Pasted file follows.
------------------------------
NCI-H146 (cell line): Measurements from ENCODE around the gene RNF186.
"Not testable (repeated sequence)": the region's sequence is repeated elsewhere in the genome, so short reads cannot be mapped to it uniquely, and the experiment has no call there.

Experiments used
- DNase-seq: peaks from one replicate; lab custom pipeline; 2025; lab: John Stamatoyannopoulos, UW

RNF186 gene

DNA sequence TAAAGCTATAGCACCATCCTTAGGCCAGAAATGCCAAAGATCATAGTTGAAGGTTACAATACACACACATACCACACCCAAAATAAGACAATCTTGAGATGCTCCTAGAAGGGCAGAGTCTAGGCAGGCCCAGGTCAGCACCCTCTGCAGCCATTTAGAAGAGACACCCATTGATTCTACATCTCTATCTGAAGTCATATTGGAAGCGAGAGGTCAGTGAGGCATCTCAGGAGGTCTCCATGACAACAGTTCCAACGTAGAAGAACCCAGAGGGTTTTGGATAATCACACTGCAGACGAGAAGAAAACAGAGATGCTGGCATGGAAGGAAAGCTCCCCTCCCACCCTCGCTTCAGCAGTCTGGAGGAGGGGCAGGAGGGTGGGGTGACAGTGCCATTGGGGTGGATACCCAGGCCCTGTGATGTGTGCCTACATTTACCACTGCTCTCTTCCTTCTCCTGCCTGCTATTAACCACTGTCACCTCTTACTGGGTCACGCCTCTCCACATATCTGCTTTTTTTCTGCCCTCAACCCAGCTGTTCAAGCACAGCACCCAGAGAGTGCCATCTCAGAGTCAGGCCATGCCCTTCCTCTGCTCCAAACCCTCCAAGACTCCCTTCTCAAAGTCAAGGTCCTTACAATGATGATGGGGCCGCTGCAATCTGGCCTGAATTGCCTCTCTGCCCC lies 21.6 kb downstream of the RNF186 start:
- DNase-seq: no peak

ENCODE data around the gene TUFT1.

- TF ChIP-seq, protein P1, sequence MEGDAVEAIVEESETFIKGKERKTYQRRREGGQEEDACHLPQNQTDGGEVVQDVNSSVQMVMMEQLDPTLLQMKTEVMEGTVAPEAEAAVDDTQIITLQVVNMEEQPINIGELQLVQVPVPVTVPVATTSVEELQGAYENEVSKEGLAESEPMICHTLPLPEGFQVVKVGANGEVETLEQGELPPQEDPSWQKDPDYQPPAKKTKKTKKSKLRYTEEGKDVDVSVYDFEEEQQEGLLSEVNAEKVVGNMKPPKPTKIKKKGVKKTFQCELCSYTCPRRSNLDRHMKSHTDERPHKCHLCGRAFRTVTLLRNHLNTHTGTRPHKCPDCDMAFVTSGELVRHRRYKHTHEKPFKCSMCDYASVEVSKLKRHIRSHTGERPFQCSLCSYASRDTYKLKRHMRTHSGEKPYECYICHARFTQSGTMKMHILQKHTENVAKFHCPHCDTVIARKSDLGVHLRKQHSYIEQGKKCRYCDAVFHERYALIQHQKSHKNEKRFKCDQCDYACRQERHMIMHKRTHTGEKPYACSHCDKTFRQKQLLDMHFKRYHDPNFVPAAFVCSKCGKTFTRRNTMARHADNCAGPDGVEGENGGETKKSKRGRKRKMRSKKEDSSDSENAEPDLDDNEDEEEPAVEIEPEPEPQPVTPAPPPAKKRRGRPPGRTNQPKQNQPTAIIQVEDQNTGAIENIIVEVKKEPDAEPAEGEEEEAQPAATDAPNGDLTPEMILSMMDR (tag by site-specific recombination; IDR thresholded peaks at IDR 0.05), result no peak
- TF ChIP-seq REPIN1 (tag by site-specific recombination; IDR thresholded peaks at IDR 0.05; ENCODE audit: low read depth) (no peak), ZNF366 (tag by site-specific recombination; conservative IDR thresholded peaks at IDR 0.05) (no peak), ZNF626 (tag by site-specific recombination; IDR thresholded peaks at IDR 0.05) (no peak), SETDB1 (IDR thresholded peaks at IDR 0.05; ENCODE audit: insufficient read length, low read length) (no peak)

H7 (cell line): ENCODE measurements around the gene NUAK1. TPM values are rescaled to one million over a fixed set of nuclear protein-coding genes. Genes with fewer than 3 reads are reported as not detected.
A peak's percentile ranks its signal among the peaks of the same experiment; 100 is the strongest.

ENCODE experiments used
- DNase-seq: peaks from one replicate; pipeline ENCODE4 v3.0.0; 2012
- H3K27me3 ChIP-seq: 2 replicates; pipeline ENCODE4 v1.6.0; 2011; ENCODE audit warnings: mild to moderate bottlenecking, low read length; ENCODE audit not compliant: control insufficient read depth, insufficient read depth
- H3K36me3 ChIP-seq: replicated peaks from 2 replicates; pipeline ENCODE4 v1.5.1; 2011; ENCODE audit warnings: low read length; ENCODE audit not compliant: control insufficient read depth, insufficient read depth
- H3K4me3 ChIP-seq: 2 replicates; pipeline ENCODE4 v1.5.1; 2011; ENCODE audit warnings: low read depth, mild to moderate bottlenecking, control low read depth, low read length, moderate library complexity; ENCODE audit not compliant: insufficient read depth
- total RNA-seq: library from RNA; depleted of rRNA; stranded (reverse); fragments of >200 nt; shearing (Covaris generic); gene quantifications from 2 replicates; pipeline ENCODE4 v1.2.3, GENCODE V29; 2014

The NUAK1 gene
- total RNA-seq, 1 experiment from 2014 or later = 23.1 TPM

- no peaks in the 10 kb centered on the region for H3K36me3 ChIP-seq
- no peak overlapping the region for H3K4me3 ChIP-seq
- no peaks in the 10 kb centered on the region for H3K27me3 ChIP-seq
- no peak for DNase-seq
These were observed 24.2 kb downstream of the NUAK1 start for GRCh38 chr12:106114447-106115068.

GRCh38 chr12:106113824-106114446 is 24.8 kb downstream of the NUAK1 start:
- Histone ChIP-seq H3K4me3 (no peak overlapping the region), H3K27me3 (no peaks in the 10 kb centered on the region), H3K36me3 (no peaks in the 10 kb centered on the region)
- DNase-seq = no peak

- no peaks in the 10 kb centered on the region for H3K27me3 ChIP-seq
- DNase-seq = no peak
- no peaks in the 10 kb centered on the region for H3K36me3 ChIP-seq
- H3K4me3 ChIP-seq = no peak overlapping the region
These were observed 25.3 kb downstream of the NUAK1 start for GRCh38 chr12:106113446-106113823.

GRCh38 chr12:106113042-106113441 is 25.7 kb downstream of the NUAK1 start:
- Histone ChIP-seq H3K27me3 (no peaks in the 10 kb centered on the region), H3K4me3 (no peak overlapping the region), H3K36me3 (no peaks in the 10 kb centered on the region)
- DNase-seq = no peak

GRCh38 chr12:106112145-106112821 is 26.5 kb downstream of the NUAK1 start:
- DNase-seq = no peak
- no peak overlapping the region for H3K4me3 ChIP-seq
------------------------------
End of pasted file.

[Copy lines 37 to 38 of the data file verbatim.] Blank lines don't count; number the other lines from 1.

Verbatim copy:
GRCh38 chr12:106112145-106112821 is 26.5 kb downstream of the NUAK1 start:
- DNase-seq = no peak